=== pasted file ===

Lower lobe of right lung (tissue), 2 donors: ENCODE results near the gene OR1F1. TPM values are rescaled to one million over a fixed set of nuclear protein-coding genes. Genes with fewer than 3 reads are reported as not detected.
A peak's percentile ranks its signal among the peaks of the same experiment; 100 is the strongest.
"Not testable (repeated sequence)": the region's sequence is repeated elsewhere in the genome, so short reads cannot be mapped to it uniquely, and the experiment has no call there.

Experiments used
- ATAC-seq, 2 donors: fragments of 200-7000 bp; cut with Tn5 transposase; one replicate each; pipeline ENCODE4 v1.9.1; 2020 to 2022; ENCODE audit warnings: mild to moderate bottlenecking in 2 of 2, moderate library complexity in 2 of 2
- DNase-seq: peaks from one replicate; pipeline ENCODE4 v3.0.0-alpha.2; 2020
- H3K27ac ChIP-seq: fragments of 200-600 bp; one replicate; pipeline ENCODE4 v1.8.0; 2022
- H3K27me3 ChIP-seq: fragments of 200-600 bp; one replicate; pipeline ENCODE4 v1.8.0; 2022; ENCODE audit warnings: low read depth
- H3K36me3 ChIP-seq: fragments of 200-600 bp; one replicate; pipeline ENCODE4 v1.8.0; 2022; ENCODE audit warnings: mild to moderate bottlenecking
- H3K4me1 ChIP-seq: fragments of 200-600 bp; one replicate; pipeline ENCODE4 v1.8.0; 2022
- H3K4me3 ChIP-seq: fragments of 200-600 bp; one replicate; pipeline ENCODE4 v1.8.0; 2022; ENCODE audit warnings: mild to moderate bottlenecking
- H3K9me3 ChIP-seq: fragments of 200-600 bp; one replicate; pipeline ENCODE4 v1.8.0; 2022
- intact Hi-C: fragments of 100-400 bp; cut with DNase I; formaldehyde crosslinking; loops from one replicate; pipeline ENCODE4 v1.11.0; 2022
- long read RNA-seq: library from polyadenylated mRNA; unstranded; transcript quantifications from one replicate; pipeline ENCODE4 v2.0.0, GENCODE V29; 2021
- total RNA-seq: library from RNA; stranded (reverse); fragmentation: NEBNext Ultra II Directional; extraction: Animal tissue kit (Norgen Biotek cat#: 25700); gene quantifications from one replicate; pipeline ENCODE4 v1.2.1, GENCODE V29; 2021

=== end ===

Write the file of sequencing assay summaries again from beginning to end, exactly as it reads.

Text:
Lower lobe of right lung (tissue), 2 donors: ENCODE results near the gene OR1F1. TPM values are rescaled to one million over a fixed set of nuclear protein-coding genes. Genes with fewer than 3 reads are reported as not detected.
A peak's percentile ranks its signal among the peaks of the same experiment; 100 is the strongest.
"Not testable (repeated sequence)": the region's sequence is repeated elsewhere in the genome, so short reads cannot be mapped to it uniquely, and the experiment has no call there.

Experiments used
- ATAC-seq, 2 donors: fragments of 200-7000 bp; cut with Tn5 transposase; one replicate each; pipeline ENCODE4 v1.9.1; 2020 to 2022; ENCODE audit warnings: mild to moderate bottlenecking in 2 of 2, moderate library complexity in 2 of 2
- DNase-seq: peaks from one replicate; pipeline ENCODE4 v3.0.0-alpha.2; 2020
- H3K27ac ChIP-seq: fragments of 200-600 bp; one replicate; pipeline ENCODE4 v1.8.0; 2022
- H3K27me3 ChIP-seq: fragments of 200-600 bp; one replicate; pipeline ENCODE4 v1.8.0; 2022; ENCODE audit warnings: low read depth
- H3K36me3 ChIP-seq: fragments of 200-600 bp; one replicate; pipeline ENCODE4 v1.8.0; 2022; ENCODE audit warnings: mild to moderate bottlenecking
- H3K4me1 ChIP-seq: fragments of 200-600 bp; one replicate; pipeline ENCODE4 v1.8.0; 2022
- H3K4me3 ChIP-seq: fragments of 200-600 bp; one replicate; pipeline ENCODE4 v1.8.0; 2022; ENCODE audit warnings: mild to moderate bottlenecking
- H3K9me3 ChIP-seq: fragments of 200-600 bp; one replicate; pipeline ENCODE4 v1.8.0; 2022
- intact Hi-C: fragments of 100-400 bp; cut with DNase I; formaldehyde crosslinking; loops from one replicate; pipeline ENCODE4 v1.11.0; 2022
- long read RNA-seq: library from polyadenylated mRNA; unstranded; transcript quantifications from one replicate; pipeline ENCODE4 v2.0.0, GENCODE V29; 2021
- total RNA-seq: library from RNA; stranded (reverse); fragmentation: NEBNext Ultra II Directional; extraction: Animal tissue kit (Norgen Biotek cat#: 25700); gene quantifications from one replicate; pipeline ENCODE4 v1.2.1, GENCODE V29; 2021